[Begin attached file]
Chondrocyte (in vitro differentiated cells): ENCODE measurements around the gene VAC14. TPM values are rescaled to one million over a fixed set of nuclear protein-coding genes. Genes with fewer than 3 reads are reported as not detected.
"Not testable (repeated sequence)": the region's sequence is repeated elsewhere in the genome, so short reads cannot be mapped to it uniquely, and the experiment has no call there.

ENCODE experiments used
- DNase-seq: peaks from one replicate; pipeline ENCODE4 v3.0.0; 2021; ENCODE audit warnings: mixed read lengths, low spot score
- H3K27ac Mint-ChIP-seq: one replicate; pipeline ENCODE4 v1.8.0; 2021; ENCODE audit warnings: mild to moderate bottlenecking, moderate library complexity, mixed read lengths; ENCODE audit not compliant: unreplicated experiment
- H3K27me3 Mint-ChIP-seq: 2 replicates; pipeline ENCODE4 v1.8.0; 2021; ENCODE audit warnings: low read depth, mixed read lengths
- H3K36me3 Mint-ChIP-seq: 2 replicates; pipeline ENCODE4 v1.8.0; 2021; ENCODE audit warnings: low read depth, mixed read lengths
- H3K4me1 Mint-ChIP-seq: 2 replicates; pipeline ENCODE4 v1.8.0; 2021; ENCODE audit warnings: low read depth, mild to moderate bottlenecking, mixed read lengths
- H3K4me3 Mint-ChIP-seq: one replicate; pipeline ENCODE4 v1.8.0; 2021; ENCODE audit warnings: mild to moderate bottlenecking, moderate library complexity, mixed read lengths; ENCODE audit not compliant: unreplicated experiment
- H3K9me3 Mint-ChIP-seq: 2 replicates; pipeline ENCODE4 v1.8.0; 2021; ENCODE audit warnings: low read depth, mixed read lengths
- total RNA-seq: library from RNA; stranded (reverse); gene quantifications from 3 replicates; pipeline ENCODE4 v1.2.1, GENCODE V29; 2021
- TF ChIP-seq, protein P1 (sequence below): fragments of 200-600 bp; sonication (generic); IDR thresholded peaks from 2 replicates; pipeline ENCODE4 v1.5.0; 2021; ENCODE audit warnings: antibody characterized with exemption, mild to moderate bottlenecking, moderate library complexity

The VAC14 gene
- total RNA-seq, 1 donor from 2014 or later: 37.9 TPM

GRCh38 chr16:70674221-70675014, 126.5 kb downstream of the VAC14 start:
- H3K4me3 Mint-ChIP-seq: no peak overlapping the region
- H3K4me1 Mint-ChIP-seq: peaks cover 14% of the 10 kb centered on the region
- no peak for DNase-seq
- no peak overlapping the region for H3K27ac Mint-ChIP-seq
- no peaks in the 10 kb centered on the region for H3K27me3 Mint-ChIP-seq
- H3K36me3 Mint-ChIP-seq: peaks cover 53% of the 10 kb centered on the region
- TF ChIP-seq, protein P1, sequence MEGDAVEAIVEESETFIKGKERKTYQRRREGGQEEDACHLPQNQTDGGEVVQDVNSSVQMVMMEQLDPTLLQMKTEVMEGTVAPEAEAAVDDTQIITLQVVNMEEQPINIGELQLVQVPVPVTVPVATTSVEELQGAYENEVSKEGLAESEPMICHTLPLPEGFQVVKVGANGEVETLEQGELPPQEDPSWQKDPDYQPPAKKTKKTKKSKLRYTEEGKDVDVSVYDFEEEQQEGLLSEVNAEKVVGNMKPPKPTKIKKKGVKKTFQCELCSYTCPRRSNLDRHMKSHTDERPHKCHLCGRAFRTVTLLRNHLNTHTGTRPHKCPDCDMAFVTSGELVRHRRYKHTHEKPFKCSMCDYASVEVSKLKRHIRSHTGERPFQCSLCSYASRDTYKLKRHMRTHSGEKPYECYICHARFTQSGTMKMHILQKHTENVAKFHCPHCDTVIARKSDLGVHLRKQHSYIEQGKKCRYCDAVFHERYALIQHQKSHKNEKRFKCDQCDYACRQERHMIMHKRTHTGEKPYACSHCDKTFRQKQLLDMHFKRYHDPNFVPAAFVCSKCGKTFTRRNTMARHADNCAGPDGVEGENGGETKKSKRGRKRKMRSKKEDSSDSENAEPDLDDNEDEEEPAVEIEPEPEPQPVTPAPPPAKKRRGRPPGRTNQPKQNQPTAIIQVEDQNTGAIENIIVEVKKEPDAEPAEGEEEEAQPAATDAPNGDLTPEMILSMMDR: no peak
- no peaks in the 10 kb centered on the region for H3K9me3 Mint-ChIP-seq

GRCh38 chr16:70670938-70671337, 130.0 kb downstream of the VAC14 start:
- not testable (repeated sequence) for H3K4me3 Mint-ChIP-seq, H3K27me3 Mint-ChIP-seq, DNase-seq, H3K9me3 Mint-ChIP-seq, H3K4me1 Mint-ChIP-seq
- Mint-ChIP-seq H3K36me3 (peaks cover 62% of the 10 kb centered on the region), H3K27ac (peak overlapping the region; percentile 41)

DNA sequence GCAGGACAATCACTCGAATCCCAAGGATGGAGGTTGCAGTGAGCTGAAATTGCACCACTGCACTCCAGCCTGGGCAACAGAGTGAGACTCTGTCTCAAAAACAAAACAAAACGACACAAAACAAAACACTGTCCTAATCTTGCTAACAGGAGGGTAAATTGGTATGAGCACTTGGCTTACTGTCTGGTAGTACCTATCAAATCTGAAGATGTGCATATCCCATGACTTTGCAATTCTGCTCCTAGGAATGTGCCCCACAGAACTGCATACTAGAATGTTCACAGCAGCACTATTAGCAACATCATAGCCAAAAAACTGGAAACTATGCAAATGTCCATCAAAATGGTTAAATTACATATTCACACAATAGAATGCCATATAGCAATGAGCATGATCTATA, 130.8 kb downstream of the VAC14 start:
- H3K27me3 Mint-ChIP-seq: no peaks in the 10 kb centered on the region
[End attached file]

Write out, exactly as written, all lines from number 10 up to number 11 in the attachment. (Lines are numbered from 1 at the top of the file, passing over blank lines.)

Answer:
- H3K9me3 Mint-ChIP-seq: 2 replicates; pipeline ENCODE4 v1.8.0; 2021; ENCODE audit warnings: low read depth, mixed read lengths
- total RNA-seq: library from RNA; stranded (reverse); gene quantifications from 3 replicates; pipeline ENCODE4 v1.2.1, GENCODE V29; 2021